Spice Xing

In Rockville, spice is nice.

Cool, colorful Spice Xing is one of the top places to eat in downtown Rockville. Its stylish decor belies the menu’s low prices. Photograph by Scott Suchman.

After a walk through the maze of parents, teens, and sticky-fingered kids who crowd Rockville Town Square on a hot summer night, it’s instantly relaxing to enter the cool, calm Spice Xing. The restaurant is the creation of Sudhir Seth, founder of Heritage India in DC’s Glover Park and chef/owner of Passage to India in Bethesda. Until now, Seth’s restaurants have been known more for boldly spiced curries than their atmosphere, which has tended toward the solemn. Spice Xing is a striking departure.

The dining room is as colorful as a Bollywood sari, with turquoise-and-saffron walls and swaths of golden silk billowing from the ceiling. The drink list has the usual Kingfisher and mango lassi but also a lineup of creative cocktails (coriander-spiked margaritas, dangerously smooth lychee martinis) that wouldn’t be out of place in such Penn Quarter hot spots as Zaytinya, Oyamel, and Rasika.

The menu offers many standards from Passage to India—roasted eggplant with stewed onions and tomatoes, a pleasantly sweet lamb-and-apricot stew—but it’s more forward-thinking and affordable than its sibling. You can create a meal (a dirt-cheap one during happy hour) from a sprawling array of cross-cultural small plates that might put you in mind of a swinging Maharishi-meets-the-Beatles cocktail party.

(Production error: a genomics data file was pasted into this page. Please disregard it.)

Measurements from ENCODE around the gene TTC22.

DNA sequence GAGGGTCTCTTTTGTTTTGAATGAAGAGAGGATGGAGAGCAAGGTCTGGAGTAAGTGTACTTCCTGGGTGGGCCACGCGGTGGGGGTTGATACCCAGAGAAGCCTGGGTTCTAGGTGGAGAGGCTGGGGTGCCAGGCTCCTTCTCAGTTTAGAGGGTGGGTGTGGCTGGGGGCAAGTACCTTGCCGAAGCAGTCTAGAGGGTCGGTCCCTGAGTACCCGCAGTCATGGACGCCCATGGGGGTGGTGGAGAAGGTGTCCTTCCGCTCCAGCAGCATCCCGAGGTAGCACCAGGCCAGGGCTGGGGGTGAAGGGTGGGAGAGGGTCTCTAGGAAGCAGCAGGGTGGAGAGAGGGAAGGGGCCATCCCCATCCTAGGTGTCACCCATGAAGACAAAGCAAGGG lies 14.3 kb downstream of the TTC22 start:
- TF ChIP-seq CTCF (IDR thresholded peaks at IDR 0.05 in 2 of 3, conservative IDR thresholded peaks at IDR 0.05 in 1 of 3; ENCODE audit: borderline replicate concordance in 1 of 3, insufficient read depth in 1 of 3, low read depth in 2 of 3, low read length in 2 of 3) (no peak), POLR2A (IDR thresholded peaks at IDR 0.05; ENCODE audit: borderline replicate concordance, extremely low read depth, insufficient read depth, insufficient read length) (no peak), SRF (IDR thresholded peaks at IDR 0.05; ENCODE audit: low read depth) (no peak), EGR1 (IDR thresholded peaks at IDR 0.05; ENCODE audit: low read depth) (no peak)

They prove that Seth is as much a master of the bar snack as of curry. Dosas—thin lentil-flour crepes from southern India—are usually served as foot-long roll-ups; here they’re shrunk to canapé size. With a pinch of spiced potato-and-coconut chutney, they make a terrific hors d’ouevre. A plate of chili-cheese toast might sound straight out of a Taj Mahal–themed Rachael Ray episode—small toasts baked with cheddar and a processed Indian cheese called amul are dipped by diners in ketchup—but the two-biters are the stuff junk-food dreams are made of. So, too, the fiery tandoori chicken wings, first rubbed with chili powder and masala, then marinated in yogurt, lemon, and garlic.

There’s more to like than cocktail-hour fare. At many restaurants, cool salads such as papri chaat, a mix of potatoes and chickpeas, and bhel puri, made with puffed rice, come drenched in tamarind purée and yogurt; here they’re carefully sauced and refined. Seth’s shareable curries and sautés tend to be spicier than many. The coconut-based sauce of Chicken Malbari is stoked with dried chilies. Aloo do piaza, a toss of potatoes and scallions, gets a good dose of chili powder. Even paneer makhani and chicken tikka masala—dishes known for their sweet creaminess—impart a slow burn.

In three dinners, there were few flops, but most involved seafood. Grilled scallops were nicely charred but had zero flavor. Shrimp was overcooked whether charred and glazed in tamarind, drenched in a coconut curry, or in a spicy vinegar sauce.

Still, it’s clear Seth has a hit on his hands. The best evidence? Crowds are rolling in.


This review appears in the September, 2009 issue of The Washingtonian. 

Ann Limpert
Executive Food Editor/Critic

Ann Limpert joined Washingtonian in late 2003. She was previously an editorial assistant at Entertainment Weekly and a cook in New York restaurant kitchens, and she is a graduate of the Institute of Culinary Education. She lives in Petworth.